The response to the pandemic in Australia was implemented according to phases outlined in the 2008 Australian Health Management Plan for Pandemic Influenza (AHMPPI) (16). However, given the geographic and climatic differences across Australia, each individual state health service was responsible for ensuring the appropriate public health measures outlined in this document were carried out rather than a uniform approach. Additional measures were established at the discretion of the individual lung transplant program such as service reduction with cancellation of clinics and nonessential bronchoscopic procedures.
There were 24 lung transplant recipients with microbiologically confirmed pandemic H1N1 during the study period. Table 1 shows patient demographics, transplant parameters and the baseline immunosuppression. The overall incidence of infection was calculated to be 3% based on a total of 826 lung transplant recipients across Australia. Figure 1 shows the geographical distribution of our cohort compared with mortality data from pandemic H1N1 in the general Australian population.
Table 1. Baseline characteristics of Australian Lung transplant recipients with pandemic influenza A H1N1 2009
Findings (n = 24)
Mean (range) age ±SD
43 (19–66) years ±14
Mean (range) time from transplant
5 (0.4–12) years
Type of transplant
Redo bilateral lung
COPD +/− alpha1-antitrypsin deficiency
Congenital heart disease
Interstitial lung disease
Pre-existing BOS grade
The mean onset of symptoms prior to commencing treatment was 5 days (range 1–15). Eighteen cases (75%) had lung allograft dysfunction with abnormal pulmonary infiltrates on chest radiograph and/or CT present in eight of these cases. The mean FEV1 decline at initial presentation was 16% (range 10–23%). Isolated URTI symptoms were experienced in six cases (29%). Other common symptoms included increased dyspnoea in 16/20 (80%), productive cough in 17/24 (71%), myalgias in 11/19 (58%), fever in 11/20 (55%) and hypoxia in 6/24 (25%).
All cases were diagnosed with PCR on NPS except two on bronchial washing. Sixteen of NPS were performed in the hospital setting and seven in primary care. Additional pathogens were isolated from bronchial washings or spontaneous sputum cultures in 12 (60%) of 20 cases. These were five cases with Pseudomonas aeruginosa, three cases with MRSA, two with Aspergillus spp. and one each with Scedosporium prolificans and Rhizopus spp. Transbronchial biopsies were performed in two cases, with one showing no abnormality but the other interestingly showing resolving bronchiolitis from pandemic H1N1.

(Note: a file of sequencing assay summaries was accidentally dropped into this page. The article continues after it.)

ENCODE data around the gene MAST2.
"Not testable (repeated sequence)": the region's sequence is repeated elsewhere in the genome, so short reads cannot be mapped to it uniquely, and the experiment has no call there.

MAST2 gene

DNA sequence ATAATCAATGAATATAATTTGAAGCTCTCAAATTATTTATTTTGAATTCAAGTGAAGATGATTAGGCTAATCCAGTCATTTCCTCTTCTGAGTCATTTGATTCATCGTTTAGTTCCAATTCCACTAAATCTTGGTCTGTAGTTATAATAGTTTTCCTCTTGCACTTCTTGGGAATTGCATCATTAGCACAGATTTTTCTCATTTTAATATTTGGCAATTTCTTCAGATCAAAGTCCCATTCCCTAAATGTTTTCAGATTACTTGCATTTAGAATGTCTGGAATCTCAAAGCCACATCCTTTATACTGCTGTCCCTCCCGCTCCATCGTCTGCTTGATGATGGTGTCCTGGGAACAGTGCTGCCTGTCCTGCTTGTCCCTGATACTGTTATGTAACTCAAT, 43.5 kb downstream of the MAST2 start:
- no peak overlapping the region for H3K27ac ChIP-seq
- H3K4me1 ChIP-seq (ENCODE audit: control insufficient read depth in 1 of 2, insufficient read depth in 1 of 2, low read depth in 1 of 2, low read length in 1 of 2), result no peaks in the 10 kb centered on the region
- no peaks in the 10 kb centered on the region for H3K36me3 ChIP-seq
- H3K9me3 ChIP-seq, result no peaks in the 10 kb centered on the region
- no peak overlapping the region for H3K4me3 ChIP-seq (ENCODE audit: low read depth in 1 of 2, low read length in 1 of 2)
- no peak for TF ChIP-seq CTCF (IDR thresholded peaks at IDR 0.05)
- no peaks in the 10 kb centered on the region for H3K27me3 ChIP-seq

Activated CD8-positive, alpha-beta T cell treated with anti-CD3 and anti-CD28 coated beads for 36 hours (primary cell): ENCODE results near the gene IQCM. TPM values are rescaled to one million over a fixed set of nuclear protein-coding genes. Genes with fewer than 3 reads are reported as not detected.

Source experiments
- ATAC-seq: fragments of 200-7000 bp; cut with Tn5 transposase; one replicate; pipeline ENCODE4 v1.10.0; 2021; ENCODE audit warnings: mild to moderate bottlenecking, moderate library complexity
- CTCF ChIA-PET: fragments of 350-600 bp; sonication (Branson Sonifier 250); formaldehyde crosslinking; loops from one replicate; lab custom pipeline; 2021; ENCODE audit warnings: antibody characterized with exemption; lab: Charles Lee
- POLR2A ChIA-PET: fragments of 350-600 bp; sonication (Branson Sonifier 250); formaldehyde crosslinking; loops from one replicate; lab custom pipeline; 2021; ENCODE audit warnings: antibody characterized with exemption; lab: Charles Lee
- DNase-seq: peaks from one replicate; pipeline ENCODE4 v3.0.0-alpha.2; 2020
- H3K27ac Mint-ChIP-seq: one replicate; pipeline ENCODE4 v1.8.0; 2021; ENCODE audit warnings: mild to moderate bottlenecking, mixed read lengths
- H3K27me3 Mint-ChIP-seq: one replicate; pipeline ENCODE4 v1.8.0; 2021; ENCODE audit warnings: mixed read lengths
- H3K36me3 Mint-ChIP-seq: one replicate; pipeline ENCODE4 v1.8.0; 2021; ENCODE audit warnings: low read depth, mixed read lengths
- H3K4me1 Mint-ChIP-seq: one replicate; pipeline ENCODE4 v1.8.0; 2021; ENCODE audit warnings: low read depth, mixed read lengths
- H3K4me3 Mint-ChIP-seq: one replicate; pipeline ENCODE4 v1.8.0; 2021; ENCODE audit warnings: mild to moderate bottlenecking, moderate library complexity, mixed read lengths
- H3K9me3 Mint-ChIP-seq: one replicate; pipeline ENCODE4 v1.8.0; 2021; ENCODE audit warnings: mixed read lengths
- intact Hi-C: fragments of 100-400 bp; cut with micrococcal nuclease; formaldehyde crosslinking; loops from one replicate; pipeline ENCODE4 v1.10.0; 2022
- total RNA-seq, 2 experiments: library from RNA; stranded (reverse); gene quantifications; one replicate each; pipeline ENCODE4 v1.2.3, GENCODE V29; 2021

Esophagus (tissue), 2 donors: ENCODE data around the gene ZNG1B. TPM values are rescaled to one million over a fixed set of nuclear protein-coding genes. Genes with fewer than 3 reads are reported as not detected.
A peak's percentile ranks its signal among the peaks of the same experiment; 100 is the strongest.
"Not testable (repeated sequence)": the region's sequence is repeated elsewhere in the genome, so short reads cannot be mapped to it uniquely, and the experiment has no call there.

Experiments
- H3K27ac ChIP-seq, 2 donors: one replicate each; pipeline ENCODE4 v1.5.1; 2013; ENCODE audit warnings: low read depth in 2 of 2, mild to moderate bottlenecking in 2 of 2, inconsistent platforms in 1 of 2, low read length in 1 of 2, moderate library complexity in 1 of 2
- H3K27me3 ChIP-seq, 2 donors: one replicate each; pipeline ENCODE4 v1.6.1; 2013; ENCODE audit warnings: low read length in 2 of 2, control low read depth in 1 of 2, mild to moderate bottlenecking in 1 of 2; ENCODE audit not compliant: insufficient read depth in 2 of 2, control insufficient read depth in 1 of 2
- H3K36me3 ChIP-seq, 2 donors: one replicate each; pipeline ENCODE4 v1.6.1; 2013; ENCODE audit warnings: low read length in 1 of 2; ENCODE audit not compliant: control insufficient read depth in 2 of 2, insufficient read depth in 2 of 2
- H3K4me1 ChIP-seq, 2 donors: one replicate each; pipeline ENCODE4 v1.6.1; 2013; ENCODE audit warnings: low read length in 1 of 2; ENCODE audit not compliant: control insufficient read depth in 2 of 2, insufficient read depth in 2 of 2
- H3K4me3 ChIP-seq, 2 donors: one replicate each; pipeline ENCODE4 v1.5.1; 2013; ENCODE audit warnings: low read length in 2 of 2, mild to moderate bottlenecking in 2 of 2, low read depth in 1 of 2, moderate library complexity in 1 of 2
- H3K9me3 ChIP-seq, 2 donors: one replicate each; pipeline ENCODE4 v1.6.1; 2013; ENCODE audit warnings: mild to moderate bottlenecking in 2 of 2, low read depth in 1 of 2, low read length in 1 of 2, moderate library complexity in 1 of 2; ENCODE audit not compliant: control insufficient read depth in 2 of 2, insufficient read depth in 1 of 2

Fifteen (63%) patients from our cohort were admitted to hospital with four (17%) of these requiring ICU. The mean hospitalization duration was 11 days (range 2–29). Treatment with oseltamivir was administered in 23/24 confirmed cases. One case was confirmed after death and no oseltamivir was administered ante-mortem. Table 2 outlines details of oseltamivir administration and other treatment that was required including immunosuppression changes. Recovery from pandemic H1N1 (with resolution of symptoms and/or return to baseline lung function) occurred within 2 weeks in 10 (42%) of 24 cases. However, prolonged allograft dysfunction occurred in nine (39%) cases and death was directly attributable to pandemic H1N1 in five (21%) cases. Table 3 shows the specific details of these deaths individually.
Table 2. Management of pandemic influenza A H1N1 2009 in Australian lung transplant recipients
*Necessitated by rhizopus spp. coinfection; mycophenolate ceased and tacrolimus/prednisolone reduced.
**Further two cases required treatment for fungal pneumonia after H1N1 recovery.
75 mg twice daily for 5 days
75 mg twice daily for 10 days
75 mg twice daily for 10 days followedby 150 mg twice daily for 5 days
75 mg twice daily for 15 days